Well, I was correct in my prediction that the Ant & Dec appearance would be a blink-and-you-miss-me affair. Although we spent more than an hour giving them spelling and Scrabble tips, my contribution was edited down to "Hi, I'm Lynne" and "Yes, that's a word" (or something like that). I don't have a good history with ITV.

But the show had a wealth of jokes that wouldn't work in AmE, so I amused myself with noticing them--for instance, Dec's double-entendre at the start about about having it off--where "it" could have been his leg, or (BrE) he could have been claiming to have had sex with the "nurses" who accompanied him on stage. Then there was the skit/game called Court in the Act, which works much better as a pun in BrE than it would in AmE.

But the richest bit (from my perspective) was Dec almost losing the spelling bee (forcing the competition into 'sudden death') because he used the AmE spelling of diarrhea. Susie Dent, the dictionary expert (of Countdown fame), merely told him that the 'correct' spelling was diarrhoea, without mentioning the AmE connection. A lost opportunity, I thought. But still, at least it's topical as far as this blog is concerned. Also did you (who watched it) notice that Ant and Dec are both haitch-sayers? Is this a Geordie (Newcastle-dialect) thing, do you think, or Catholic upbringing? (Only Dec went to Catholic school, though, according to this source.)


  1. Diarrh(o)ea: No way! I forgot to watch the show, but I extracted the ODE definitions for someone at ITV. I kept telling the producer to watch out for the divergent BrE/AmE spellings (other candidates were "rancour" and "anaesthetic"). We finally agreed that for the purposes of the contest, it was best to limit it to BrE spellings -- maybe that accounts for Susie Dent's stonewalling on the spelling.

  2. I think 'haitch-saying' is a (working) class thing in Britain. I do not know many from the aristocratic class, or those who attended expensive fee-paying schools like Eton or St Paul's, or indeed those who have immigrated into Britain recently from India, who are haitch-sayers.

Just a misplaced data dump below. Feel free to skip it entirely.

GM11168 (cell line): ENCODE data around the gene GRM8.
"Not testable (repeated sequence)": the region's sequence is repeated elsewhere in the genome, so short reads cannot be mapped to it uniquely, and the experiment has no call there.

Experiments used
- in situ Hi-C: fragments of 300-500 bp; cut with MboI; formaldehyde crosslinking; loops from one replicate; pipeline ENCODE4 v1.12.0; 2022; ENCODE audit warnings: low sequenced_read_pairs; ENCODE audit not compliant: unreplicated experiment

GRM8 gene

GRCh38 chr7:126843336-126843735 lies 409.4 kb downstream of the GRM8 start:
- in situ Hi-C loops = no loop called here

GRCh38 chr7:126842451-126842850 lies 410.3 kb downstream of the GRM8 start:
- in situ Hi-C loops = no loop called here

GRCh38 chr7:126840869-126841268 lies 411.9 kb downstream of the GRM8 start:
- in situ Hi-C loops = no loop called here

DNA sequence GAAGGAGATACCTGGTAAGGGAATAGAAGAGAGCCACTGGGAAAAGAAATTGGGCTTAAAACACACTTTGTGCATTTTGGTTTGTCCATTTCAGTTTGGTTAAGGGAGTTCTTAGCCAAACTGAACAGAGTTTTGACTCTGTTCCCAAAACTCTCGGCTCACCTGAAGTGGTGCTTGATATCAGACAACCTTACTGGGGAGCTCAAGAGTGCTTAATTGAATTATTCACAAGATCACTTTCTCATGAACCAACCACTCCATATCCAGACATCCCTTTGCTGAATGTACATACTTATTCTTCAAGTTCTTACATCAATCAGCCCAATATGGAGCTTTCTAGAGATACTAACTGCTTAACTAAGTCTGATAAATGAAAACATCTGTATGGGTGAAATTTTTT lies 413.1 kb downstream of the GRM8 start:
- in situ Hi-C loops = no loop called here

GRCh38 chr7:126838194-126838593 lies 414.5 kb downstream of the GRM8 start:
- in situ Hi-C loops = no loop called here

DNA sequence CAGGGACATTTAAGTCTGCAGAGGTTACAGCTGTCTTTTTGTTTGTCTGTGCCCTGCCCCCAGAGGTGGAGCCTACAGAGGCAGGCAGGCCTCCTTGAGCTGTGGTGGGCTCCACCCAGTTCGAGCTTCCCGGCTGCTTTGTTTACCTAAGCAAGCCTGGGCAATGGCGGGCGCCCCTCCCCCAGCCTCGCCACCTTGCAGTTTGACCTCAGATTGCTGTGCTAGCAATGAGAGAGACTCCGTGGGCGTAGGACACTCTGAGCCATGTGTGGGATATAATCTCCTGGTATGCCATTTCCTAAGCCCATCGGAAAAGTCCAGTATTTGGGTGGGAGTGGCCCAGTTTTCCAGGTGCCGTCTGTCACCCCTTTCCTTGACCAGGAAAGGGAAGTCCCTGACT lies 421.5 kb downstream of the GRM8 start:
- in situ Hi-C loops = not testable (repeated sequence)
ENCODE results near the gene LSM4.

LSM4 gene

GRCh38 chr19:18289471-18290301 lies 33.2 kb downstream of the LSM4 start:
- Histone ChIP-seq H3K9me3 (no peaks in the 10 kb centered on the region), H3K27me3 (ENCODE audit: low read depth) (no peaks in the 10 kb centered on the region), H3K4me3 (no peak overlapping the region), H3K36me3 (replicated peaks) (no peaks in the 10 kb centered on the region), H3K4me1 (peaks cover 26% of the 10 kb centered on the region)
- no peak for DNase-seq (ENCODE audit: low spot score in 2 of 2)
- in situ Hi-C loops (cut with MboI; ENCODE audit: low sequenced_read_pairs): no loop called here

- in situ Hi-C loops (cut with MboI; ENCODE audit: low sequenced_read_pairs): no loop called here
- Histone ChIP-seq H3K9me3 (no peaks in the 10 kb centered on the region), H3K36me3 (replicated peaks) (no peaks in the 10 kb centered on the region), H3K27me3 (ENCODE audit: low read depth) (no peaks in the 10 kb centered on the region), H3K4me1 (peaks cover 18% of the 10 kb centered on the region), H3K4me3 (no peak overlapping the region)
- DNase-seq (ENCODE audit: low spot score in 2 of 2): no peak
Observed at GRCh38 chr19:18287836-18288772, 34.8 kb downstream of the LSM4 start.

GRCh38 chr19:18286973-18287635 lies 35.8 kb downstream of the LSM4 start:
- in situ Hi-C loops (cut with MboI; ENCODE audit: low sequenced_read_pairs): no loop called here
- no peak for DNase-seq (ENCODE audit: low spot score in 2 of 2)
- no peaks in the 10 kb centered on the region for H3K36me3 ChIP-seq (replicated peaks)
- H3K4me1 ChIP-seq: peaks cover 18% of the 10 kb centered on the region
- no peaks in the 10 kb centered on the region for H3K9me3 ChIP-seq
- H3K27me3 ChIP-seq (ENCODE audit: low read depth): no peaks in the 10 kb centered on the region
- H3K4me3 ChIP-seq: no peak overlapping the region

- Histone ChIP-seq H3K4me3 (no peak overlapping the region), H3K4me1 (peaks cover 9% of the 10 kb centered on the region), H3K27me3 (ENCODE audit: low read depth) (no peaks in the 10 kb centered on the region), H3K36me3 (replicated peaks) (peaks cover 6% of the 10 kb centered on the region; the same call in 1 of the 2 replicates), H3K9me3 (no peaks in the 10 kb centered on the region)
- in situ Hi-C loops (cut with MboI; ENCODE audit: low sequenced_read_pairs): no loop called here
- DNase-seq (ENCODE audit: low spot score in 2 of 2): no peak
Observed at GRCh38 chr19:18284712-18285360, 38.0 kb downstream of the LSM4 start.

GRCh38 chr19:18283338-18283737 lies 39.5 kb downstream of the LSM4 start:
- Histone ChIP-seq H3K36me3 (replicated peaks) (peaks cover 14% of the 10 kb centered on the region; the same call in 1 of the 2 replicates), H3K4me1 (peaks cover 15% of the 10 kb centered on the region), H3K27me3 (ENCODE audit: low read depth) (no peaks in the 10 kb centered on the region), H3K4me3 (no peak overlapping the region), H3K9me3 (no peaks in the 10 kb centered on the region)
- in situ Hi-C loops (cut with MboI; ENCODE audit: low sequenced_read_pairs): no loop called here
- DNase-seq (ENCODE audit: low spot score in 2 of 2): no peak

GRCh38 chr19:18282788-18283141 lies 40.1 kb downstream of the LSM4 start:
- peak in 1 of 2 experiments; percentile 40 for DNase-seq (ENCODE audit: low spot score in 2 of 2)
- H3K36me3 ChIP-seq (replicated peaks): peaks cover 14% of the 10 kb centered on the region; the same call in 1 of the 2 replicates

I once shared my firm's office with a law firm once and although almost employees were American women, the secretary was British. Oddly enough she once told me off (!) for not pronouncing my 'haitch' correctly. I apparently do not pronounce the 'h' and I wonder why! I had to remind the home counties girl that it was she, who was at fault, not I.

  3. Sorry, that should have been 'almost all' employees. Serves me right for not previewing..

  4. If you click on the word haitch in the post, you'll be taken to the original discussion of it here, with more observations/hypotheses re who says it and why.

  5. My boyfriend is from Northern Ireland and claims the Catholic/non-Catholic thing as to the haitch pronunciation. Oddly, the only people I've ever heard say it are born-and-bred Londoners and some more well-to-do sorts from the home counties...

  6. I worked until recently in Sky customer services. One of the great things about the job was the opportunity to hear English spoken in every conceivable accent. One of the worst things was the number of people who said "haitch." Not saying it's wrong as such, but it just grates on my nerves. In three years on that job, the only people I ever heard say it were working class English people, or at least people with working class English accents. I apologise for using the phrase "working class," but there really is no other way to say what I was saying.